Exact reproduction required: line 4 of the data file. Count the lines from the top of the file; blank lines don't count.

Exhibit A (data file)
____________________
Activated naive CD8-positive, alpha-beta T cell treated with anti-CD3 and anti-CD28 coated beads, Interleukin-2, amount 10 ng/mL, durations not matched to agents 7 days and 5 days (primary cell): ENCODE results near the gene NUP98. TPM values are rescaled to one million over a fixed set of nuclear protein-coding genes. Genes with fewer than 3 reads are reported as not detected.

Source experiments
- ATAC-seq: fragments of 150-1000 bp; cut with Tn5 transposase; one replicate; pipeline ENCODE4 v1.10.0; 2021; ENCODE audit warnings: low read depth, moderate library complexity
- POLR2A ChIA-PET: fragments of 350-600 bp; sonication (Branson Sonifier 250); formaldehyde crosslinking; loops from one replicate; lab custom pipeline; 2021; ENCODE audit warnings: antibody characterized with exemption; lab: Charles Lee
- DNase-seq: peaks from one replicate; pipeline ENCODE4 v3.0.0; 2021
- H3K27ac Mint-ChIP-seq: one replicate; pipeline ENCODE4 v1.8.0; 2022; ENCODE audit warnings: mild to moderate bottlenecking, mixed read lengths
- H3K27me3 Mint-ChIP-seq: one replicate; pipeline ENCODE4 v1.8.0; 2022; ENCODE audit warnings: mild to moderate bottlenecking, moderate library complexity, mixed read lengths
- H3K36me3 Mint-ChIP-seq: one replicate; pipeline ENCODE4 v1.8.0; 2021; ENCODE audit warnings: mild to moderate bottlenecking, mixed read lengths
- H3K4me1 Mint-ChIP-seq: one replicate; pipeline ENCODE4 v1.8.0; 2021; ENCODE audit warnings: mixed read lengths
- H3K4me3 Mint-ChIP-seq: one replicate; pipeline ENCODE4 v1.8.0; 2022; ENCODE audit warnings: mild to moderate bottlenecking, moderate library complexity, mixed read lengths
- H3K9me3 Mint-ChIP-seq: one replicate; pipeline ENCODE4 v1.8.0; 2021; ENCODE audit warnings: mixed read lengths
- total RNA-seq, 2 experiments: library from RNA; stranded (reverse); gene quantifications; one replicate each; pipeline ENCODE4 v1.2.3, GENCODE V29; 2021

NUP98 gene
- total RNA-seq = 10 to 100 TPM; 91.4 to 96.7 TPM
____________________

- POLR2A ChIA-PET: fragments of 350-600 bp; sonication (Branson Sonifier 250); formaldehyde crosslinking; loops from one replicate; lab custom pipeline; 2021; ENCODE audit warnings: antibody characterized with exemption; lab: Charles Lee